I thank you, in advance for your consideration of these points, and wish you all the best in your continuing efforts to lead a great university.

Sincerely,
Kevin Murray
Roslindale, MA


Subject: Professor Alan Dershowitz' Intervention in DePaul University
From: George Salzman <george.salzman@umb.edu>
Date: Mon, 09 Apr 2007 11:47:35 -0500
To: Dennis H. Holtschneider <president@depaul.edu>
CC: Norman G. Finkelstein <normangf@hotmail.com>, Alan M. Dershowitz <dersh@law.harvard.edu>

Monday, 9 April 2007

The Rev. Dennis H. Holtschneider, C.M., Ed.D.
President DePaul University

Dear Reverend Holtschneider,

      I write you regarding the effort of Harvard Law Professor Alan Dershowitz to intervene in DePaul University's tenure consideration of Professor Norman G. Finkelstein.

      Setting aside for the moment which of these two bitter academic contestants is more accurate in portraying the true nature of the Israel-Palestine conflict, I urge a strong, principled stand by your institution, utterly rejecting the legitimacy of Mr. Dershowitz's attempted intervention.

      The Chronicle of Higher EducationI account at http://chronicle.com/temp/email2.php?id=tqyfjnxDdNnvzcffqm3kYcxKjWm3pgDH , on which I am relying, reports that your Liberal Arts and Sciences’ Faculty Governance Council, at its meeting on November 17, 2006, “voted unanimously to authorize a letter to DePaul’s president, Dennis H. Holtschneider, and the university’s provost, Helmut P. Epp, along with the president of Harvard University and the dean of Harvard Law school. The letter was to express “the council’s dismay at Professor Dershowitz’s interference in Finkelstein’s tenure and promotion case” which “Professor Dershowitz’s emails” violate.

      Your Faculty Governance Council should be commended not only for the substance of its principled stand but for making available the minutes of its meeting at which its decision was taken.

      The intervention of Alan Dershowitz in Norman Finkelstein’s tenure review is particularly egregious because Finkelstein has shown, with meticulous care, irrefutably, that Dershowitz, in his book The Case for Israel, plagairized substantial material from Joan Peters’ book, From Time Immemorial: The Origins of the Arab-Jewish Conflict over Palestine. Peters’ book is well known to be a total fraud. Finkelstein, a skillful and committed scholar, has been relentless in uncovering the massively organized propagandistic misrepresentation of the history of the Israel-Palestine conflict. The false, pro-Israel version held almost undisputed sway from 1948 until it began to be challenged in 1982 when Israel invaded Lebanon. Dershowitz used Peters’ material to help meet his own apparent psychological need to justify Israel’s actions. That he knowingly claimed the material taken from Peters’ book was his own historical research was, independently of the fraudulent nature of the material itself, surely grounds for Harvard to have revoked his tenure and fired him. Lying, as a faculty member, by claiming plagairized material to be his own academic research, is unacceptable academic conduct, tenure notwithstanding.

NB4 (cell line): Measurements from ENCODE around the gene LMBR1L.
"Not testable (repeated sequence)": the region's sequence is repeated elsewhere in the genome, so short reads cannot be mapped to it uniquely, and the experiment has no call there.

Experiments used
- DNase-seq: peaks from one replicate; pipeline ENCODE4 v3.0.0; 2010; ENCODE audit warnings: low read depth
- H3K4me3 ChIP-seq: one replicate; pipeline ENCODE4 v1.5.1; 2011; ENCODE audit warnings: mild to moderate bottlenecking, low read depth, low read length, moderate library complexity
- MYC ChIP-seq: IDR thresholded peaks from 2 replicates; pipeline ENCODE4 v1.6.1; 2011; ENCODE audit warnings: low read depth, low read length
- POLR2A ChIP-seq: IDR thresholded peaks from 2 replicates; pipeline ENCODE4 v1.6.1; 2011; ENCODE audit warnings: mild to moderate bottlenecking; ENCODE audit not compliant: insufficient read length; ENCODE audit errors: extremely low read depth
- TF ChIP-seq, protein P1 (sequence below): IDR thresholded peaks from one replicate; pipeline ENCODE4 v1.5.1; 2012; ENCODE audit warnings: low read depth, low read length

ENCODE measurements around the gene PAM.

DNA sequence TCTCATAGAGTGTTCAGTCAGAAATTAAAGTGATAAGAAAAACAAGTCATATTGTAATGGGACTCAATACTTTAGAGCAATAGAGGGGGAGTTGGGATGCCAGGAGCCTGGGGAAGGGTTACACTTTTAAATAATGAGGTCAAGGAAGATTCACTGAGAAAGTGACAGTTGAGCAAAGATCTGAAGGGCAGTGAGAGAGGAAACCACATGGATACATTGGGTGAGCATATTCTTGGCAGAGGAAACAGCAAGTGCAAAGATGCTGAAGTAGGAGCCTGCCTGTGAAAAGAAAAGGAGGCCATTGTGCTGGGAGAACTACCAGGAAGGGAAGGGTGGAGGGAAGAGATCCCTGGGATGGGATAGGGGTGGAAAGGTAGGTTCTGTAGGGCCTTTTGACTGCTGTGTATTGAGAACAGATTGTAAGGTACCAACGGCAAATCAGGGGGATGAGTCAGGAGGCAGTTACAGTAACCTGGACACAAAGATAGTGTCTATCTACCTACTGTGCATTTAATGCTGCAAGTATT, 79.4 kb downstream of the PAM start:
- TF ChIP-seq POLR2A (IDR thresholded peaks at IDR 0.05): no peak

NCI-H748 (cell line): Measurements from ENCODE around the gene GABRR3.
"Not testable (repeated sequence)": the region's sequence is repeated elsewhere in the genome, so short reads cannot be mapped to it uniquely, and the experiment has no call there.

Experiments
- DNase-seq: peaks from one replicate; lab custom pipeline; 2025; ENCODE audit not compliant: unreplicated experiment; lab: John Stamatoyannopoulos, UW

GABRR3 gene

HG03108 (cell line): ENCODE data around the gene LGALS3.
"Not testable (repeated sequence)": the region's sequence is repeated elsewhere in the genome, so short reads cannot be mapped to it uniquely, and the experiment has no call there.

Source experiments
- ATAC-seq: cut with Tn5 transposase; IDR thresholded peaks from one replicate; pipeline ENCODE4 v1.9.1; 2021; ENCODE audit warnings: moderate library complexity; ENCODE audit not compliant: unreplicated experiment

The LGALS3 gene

Dean Charles S. Suchar of your College of Liberal Arts and Sciences appears to have based his rejection of the unanimous recommendation by the College Personnel Committee in favor of Finkelstein’s tenure on his judgment: “I find the personal attacks in many of Dr. Finkelstein’s published books to border on character assassination and, in my opinion, they embody a strategy clearly aimed at destroying the reputation of many who oppose his views.” It is certainly true that Norman Finkelstein and Noam Chomsky write very different kinds of polemics. However, Chomsky, like Finkelstein, exposes the shallow scholarly basis on which ‘the reputation of many who oppose his views’ are based, and in that way Chomsky acts to destroy their scholarly reputations. Among those ‘many’ are the uninformed but not malicious academics and others who honestly believe Israel is righteous. But Mr. Dershowitz is in a different category. He is not acting out of ignorance. His efforts to stifle open discussion and debate on the Israel-Palestine conflict are both legion, and undertaken with full readiness to lie. In this he acts as a lawyer, not a scholarly academic. His goal is to win ‘the case for Israel’, not to uncover the truth, and if besmirching Finkelstein and trying to destroy his livelihood and thus punishing him for not shutting up are, in Dershowitz’s belief, useful tools for his campaign, he seizes them without hesitation. In my opinion his efforts are despicable.

      I know full well that universities are not isolated from the society at large, and are subject to political and financial pressures, but I hope that you and your university will not be influenced by Dershowitz’s attempted intervention.

Very sincerely,
George Salzman
Prof. Emeritus
University of Massachusetts at Boston


      My assertion above, “Finkelstein has shown, with meticulous care, irrefutably, that Dershowitz, in his book The Case for Israel, plagairized substantial material from Joan Peters’ book, From Time Immemorial: The Origins of the Arab-Jewish Conflict over Palestine” rests on the material in Finkelstein’s Beyond Chutzpah. The facts are nailed down there in Appendix I, pp.229-254.


All comments and criticisms are welcome.    george.salzman@umb.edu